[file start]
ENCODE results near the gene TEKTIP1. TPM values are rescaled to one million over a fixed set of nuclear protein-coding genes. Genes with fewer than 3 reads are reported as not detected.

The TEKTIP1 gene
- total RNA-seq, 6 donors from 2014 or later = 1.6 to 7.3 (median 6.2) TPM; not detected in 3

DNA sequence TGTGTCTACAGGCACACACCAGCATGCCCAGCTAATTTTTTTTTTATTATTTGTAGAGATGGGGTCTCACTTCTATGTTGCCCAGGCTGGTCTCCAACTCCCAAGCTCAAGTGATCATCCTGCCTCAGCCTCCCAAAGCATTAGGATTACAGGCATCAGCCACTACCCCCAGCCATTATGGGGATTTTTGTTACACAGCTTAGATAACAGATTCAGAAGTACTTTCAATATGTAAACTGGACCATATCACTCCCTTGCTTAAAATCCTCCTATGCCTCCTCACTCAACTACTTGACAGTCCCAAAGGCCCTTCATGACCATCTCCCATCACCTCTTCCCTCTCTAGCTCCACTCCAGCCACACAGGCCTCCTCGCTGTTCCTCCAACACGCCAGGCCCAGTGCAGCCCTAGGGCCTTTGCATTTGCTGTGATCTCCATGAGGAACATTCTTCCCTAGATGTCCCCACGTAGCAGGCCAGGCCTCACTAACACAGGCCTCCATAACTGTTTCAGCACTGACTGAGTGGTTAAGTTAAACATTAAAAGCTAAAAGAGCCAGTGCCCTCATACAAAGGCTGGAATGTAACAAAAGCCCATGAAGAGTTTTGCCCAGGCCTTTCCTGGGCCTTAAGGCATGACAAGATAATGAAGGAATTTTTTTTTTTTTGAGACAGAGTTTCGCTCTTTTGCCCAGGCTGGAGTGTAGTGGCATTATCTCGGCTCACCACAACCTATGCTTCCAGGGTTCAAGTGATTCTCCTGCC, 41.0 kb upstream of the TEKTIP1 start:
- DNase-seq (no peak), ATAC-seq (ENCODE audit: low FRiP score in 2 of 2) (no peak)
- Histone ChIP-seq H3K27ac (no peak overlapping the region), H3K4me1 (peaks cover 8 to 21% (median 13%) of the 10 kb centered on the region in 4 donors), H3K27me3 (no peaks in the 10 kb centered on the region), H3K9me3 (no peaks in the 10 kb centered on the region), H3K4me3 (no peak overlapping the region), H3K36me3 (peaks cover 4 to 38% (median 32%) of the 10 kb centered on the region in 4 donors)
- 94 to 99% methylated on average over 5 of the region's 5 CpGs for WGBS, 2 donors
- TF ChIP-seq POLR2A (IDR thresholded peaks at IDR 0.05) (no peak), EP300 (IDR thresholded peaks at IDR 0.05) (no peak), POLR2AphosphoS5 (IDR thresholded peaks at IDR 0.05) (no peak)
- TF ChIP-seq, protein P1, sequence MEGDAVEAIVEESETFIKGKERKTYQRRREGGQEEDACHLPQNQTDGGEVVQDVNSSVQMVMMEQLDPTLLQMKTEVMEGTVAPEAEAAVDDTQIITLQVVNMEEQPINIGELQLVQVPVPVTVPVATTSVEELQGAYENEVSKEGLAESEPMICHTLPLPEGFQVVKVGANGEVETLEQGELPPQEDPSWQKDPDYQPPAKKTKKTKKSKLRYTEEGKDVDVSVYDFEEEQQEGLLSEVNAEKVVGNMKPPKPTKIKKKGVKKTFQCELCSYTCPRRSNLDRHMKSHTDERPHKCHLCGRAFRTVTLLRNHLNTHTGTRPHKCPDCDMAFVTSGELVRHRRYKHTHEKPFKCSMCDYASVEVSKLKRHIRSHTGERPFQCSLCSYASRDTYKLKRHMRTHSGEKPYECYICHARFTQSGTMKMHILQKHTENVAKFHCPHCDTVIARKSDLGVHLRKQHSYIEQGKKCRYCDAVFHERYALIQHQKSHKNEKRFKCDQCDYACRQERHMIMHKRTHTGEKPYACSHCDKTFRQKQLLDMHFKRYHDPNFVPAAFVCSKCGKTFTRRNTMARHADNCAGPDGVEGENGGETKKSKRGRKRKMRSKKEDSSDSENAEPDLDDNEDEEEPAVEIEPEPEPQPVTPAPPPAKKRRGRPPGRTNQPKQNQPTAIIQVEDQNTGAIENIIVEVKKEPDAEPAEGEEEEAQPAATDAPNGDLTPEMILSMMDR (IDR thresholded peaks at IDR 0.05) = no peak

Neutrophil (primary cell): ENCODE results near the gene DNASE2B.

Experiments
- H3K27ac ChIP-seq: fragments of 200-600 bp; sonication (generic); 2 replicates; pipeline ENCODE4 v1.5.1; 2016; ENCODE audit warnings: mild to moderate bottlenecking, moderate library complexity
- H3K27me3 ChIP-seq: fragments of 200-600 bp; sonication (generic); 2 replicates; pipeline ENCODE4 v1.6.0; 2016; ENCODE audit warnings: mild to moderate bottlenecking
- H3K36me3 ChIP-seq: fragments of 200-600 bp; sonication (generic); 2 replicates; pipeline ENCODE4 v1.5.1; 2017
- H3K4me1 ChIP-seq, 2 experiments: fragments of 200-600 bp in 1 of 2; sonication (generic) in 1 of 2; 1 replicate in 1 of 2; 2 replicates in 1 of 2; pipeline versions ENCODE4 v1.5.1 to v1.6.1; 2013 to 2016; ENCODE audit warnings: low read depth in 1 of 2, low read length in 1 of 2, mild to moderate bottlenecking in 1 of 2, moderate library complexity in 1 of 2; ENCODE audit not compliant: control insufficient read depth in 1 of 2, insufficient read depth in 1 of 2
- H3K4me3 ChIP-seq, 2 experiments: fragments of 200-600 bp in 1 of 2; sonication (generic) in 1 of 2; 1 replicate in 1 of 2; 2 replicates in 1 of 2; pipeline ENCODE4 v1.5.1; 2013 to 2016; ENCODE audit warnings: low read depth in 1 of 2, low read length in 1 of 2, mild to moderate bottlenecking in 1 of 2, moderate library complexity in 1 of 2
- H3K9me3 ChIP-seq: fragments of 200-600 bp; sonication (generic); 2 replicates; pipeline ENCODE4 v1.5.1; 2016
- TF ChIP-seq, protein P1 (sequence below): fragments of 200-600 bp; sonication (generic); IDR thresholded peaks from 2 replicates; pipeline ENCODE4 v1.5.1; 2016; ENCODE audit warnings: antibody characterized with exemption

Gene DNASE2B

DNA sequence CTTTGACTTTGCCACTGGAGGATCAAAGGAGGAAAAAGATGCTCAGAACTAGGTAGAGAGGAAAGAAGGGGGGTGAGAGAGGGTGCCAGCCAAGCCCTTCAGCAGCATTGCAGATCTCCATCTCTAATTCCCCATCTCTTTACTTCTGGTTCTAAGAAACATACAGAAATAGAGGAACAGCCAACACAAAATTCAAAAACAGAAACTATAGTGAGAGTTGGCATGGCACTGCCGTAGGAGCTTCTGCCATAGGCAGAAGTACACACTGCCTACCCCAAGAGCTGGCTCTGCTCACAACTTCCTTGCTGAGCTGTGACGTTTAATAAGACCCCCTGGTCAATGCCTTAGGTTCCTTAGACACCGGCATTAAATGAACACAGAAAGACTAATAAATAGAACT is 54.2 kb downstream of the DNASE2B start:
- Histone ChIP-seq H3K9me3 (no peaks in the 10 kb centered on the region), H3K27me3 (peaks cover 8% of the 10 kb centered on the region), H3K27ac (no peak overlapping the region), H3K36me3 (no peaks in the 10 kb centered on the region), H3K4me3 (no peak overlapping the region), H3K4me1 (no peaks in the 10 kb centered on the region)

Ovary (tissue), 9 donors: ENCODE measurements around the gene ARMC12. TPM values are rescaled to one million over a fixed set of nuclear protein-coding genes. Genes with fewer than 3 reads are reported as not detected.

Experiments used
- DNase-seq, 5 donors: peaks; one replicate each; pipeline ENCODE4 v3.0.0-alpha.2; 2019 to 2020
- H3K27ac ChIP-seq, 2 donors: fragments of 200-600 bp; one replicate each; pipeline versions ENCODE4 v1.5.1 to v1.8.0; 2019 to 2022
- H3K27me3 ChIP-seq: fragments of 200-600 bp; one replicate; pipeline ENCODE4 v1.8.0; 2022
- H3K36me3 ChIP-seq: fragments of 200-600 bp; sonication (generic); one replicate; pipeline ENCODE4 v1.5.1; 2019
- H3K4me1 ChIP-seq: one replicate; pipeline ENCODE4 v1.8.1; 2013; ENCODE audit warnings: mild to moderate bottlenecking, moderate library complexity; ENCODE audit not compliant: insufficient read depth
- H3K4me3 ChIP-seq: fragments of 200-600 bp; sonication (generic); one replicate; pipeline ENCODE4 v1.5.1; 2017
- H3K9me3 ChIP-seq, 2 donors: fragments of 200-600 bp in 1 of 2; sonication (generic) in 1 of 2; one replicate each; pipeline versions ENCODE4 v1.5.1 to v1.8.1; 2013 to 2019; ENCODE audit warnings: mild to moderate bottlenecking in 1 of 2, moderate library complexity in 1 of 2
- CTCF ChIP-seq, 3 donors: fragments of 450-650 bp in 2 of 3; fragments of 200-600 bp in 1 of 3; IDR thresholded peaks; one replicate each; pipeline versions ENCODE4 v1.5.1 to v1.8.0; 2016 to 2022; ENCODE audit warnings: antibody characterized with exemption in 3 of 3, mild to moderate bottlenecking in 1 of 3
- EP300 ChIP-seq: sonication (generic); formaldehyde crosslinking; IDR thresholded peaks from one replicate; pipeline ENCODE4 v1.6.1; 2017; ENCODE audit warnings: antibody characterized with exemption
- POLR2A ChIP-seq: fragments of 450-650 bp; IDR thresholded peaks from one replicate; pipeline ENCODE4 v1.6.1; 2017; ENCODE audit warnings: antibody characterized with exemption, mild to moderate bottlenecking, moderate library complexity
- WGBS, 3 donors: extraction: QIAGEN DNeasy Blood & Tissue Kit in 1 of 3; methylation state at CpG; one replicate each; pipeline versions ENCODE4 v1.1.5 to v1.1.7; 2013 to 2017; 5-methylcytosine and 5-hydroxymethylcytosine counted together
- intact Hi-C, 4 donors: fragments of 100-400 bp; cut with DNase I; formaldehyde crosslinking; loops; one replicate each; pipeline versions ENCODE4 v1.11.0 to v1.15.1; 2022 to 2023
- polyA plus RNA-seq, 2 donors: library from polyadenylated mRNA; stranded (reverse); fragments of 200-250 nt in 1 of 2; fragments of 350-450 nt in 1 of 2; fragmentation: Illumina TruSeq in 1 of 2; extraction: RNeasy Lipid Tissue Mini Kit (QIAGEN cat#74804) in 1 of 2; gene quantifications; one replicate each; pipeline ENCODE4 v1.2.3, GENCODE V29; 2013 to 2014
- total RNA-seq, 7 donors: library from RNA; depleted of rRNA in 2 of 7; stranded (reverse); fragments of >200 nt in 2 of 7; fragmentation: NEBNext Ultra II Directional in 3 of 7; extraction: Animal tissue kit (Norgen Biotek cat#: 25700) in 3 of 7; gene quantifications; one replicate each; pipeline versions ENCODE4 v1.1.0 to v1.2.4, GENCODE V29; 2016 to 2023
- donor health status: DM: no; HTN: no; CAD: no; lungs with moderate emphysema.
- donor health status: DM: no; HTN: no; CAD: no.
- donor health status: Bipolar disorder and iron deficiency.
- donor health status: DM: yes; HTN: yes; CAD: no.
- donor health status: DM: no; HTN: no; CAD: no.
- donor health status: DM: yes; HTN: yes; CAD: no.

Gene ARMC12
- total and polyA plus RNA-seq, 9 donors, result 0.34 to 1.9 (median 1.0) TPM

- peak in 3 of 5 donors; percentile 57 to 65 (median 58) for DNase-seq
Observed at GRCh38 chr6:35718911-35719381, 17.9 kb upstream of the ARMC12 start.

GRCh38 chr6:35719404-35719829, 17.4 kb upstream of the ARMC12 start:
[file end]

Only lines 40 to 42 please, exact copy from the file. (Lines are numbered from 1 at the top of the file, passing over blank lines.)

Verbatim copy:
- donor health status: Bipolar disorder and iron deficiency.
- donor health status: DM: yes; HTN: yes; CAD: no.
- donor health status: DM: no; HTN: no; CAD: no.